To address such cases, the hospital works with healthcare coaches in primary care offices "to keep people on task to make sure they are following through with diet and exercise goals and to help keep them motivated," Harnish says. They particularly monitor those with prediabetes and in follow-up care make clear to patients: "You are heading toward diabetes. You're in the prediabetes stage."
Mercy Saint Mary's team focus also has steered the hospital toward continual innovations in diabetes care, she says. Several years ago the hospital improved physician protocols for diabetes control by implementing a basal-bolus regimen for glycemic control.
The hospital found the treatment better than what it had been using, a sliding-scale regular insulin practice. Some studies have shown the basal-bolus regimen has resulted in less treatment failure. The hospital uses electronic medical records to monitor blood glucose readings directly from meters for bedside testing, Harnish says, "which was a huge improvement" in patient care.
Success key No. 2: Partnerships with pharmacists
In Ohio and elsewhere around the country, physicians and pharmacists are simultaneously seeing diabetic inpatients to improve care. Both can answer the patients' questions, and the dual effort "allows a more comprehensive understanding of diabetes by the patient and more patient-specific therapy changes," says Stuart J. Beatty, PharmD, BCPS, CDE, assistant professor of clinical pharmacy at the Ohio State University College of Pharmacy.
The coordination continues after the patient visit: A note is shared electronically with the primary care physician, which improves efficiency during the next office visit, says Michael S. Langan, MD, FACP, director of the primary care track, at OSU CarePoint East, an outpatient clinic in Columbus that is part of the 976-licensed-bed Ohio State University Wexner Medical Center. The note can lead to improved clinical care because the primary care physician can follow up on any acute issues regarding diabetes, he says.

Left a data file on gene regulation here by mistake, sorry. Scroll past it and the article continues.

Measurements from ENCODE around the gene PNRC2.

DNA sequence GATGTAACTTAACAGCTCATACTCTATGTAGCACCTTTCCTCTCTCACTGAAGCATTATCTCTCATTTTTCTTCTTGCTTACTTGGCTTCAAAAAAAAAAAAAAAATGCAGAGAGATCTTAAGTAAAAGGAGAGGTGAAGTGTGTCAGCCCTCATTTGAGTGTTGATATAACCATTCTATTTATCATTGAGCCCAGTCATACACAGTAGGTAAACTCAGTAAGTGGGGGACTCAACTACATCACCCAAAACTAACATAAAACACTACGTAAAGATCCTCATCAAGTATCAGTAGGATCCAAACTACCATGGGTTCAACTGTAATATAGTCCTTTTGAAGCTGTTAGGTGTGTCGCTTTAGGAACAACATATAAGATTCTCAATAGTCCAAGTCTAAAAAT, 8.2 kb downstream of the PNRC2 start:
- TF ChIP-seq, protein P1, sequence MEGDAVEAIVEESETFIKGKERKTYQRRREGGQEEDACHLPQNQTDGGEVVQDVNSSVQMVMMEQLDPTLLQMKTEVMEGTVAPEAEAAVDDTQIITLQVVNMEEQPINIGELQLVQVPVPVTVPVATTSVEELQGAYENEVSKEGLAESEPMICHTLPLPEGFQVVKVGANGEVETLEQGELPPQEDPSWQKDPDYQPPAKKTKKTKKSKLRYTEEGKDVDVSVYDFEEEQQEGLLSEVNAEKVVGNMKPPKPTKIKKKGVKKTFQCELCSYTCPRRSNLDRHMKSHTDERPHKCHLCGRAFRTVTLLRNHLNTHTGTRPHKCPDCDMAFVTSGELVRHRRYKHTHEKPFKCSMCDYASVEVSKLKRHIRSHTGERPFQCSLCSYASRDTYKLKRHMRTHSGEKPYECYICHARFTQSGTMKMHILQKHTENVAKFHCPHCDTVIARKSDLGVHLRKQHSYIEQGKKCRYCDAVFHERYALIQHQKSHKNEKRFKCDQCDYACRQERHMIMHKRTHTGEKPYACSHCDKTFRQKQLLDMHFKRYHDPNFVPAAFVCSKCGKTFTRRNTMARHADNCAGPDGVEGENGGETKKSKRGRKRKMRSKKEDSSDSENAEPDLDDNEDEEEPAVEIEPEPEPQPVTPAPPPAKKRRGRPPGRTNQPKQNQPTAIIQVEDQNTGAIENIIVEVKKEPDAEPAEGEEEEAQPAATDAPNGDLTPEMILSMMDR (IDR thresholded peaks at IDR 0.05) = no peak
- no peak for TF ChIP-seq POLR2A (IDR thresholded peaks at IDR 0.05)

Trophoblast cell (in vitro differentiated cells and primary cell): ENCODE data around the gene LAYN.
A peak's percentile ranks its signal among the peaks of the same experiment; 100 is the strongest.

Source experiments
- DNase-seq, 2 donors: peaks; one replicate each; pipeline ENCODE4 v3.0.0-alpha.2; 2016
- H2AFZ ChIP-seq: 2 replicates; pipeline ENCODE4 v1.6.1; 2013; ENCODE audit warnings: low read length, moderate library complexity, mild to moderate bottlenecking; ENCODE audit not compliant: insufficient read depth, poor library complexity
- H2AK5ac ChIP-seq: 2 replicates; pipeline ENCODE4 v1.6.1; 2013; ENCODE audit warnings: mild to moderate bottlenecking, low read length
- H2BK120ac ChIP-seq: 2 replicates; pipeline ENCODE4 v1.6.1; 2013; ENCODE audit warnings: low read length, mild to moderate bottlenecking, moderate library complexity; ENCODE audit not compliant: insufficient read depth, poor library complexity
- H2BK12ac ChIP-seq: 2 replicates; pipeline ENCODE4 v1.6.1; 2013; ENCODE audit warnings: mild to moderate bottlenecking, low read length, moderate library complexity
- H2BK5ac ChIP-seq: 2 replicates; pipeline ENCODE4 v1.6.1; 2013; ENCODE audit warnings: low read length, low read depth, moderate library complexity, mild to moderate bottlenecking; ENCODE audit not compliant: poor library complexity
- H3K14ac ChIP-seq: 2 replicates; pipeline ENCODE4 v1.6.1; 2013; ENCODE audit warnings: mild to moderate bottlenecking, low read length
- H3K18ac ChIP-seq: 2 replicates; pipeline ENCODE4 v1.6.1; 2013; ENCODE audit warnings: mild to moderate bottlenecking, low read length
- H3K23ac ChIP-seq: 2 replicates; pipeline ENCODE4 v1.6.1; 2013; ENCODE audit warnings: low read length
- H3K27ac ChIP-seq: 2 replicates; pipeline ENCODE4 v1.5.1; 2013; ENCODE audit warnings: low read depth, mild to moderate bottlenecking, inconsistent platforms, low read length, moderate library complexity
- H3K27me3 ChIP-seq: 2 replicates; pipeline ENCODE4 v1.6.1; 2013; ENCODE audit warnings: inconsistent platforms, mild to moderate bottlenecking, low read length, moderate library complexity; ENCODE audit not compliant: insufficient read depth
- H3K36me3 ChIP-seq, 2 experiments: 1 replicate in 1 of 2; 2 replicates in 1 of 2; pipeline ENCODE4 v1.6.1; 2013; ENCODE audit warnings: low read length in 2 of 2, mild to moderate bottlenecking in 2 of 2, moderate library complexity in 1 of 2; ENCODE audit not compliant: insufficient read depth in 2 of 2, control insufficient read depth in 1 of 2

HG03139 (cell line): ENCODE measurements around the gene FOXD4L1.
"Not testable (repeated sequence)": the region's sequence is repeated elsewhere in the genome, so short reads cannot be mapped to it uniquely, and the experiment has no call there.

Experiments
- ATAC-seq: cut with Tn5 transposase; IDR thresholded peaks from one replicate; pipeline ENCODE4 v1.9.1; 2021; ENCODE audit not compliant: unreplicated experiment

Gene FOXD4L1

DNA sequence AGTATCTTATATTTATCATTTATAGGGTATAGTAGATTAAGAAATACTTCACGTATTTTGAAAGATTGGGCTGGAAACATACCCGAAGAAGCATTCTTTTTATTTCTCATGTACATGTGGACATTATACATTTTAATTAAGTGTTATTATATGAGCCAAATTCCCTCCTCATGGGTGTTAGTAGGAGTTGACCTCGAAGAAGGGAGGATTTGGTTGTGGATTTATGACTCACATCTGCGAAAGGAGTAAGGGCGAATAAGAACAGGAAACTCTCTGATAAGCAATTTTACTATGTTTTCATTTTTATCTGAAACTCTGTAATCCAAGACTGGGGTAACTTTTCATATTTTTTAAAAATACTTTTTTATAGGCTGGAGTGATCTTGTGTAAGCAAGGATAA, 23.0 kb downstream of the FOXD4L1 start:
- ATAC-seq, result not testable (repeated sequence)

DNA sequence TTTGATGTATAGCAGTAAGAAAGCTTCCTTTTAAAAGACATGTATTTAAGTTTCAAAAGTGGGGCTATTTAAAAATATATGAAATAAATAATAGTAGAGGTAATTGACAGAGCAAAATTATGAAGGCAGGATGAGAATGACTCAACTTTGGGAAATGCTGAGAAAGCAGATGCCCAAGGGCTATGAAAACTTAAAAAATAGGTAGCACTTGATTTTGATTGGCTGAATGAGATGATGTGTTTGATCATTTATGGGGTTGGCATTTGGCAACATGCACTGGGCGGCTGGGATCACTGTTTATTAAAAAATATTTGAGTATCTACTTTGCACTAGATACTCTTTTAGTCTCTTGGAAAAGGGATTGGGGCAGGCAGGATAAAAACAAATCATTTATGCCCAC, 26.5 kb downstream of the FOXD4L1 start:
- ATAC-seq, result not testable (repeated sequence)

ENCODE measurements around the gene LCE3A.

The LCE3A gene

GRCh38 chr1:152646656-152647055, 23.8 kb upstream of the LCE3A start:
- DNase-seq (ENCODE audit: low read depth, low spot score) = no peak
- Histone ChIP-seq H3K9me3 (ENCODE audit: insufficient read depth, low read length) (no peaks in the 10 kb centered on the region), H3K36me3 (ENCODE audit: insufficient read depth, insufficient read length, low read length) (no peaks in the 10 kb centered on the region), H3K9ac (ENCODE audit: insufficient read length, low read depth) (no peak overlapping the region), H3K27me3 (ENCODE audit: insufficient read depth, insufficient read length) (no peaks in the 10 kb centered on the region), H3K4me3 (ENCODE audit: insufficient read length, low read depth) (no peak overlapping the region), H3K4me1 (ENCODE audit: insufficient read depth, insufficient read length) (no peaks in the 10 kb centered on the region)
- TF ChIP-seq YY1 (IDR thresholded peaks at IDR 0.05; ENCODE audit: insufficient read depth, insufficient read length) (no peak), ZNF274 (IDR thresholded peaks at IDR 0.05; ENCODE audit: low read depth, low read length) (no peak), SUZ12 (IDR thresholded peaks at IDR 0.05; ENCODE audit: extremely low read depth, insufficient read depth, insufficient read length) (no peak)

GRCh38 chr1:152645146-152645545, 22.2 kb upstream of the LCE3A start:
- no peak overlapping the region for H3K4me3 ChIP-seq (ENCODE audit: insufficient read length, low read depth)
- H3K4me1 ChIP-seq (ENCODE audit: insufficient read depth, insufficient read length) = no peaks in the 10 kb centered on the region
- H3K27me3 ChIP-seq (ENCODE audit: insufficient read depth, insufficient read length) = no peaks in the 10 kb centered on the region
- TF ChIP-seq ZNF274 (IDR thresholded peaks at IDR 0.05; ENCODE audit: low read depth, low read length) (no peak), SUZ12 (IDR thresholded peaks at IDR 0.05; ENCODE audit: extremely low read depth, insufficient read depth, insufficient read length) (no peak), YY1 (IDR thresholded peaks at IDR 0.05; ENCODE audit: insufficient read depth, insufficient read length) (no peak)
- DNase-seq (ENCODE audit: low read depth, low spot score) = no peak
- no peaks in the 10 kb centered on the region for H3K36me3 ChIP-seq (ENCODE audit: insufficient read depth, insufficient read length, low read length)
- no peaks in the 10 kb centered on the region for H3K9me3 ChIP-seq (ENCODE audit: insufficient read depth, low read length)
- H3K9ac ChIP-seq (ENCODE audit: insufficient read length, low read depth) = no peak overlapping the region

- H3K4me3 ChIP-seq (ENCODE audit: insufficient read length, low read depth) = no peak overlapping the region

"Additionally, the pharmacists often call the patients in between office visits to check in on diabetes treatment adjustments and/or goals. The calls are documented within the EMR and shared with the primary care team," Beatty says. "Changes made at diabetes clinics are communicated with the community pharmacy through either a telephone call or through electronic prescribing, as appropriate."
OSU CarePoint East uses a patient-centered medical home model and includes attending physicians, resident physicians, pharmacy faculty, pharmacy residents, nurse practitioners, registered nurses, medical assistants, and social workers in the same office. CarePoint is a community outreach location of Ohio State University Wexner Medical Center. Each CarePoint location provides routine and specialty care, such as diabetes, cardiology, orthopedics, radiology, and primary care. The same EMR that is used at the medical center is used at this and other outpatient facilities so that information from both inpatient and outpatient procedures is included in the documentation, says Beatty.
"If we have a patient who has been hospitalized at OSU, we can look through the hospital-stay labs, procedures, medication changes, and documentation very easily because we are in the same EMR," says Langan.
The OSU College of Pharmacy has been involved in a program known as Project IMPACT: Diabetes, which includes clinicians and about 2,000 patients in 25 communities across the country focusing on improving the health of patients who are diabetic. According to six months of data collected from the program in 2012, there was a 0.7-point reduction in A1C levels, from 9.0% to 8.3%, and a reduction in LDL cholesterol from 99.5 mg/dL to 92.2 mg/dL.
Pharmacists collaborate and refer patients to other healthcare providers to ensure that patients receive comprehensive care, says Benjamin Bluml, senior vice president for research and innovation at the American Pharmacists Association Foundation, who designed and is leading Project IMPACT: Diabetes.